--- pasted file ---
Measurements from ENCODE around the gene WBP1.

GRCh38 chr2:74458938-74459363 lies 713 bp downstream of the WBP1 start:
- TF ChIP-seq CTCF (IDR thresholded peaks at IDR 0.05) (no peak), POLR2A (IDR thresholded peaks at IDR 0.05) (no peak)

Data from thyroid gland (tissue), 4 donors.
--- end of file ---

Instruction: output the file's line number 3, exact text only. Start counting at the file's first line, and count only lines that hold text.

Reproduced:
- TF ChIP-seq CTCF (IDR thresholded peaks at IDR 0.05) (no peak), POLR2A (IDR thresholded peaks at IDR 0.05) (no peak)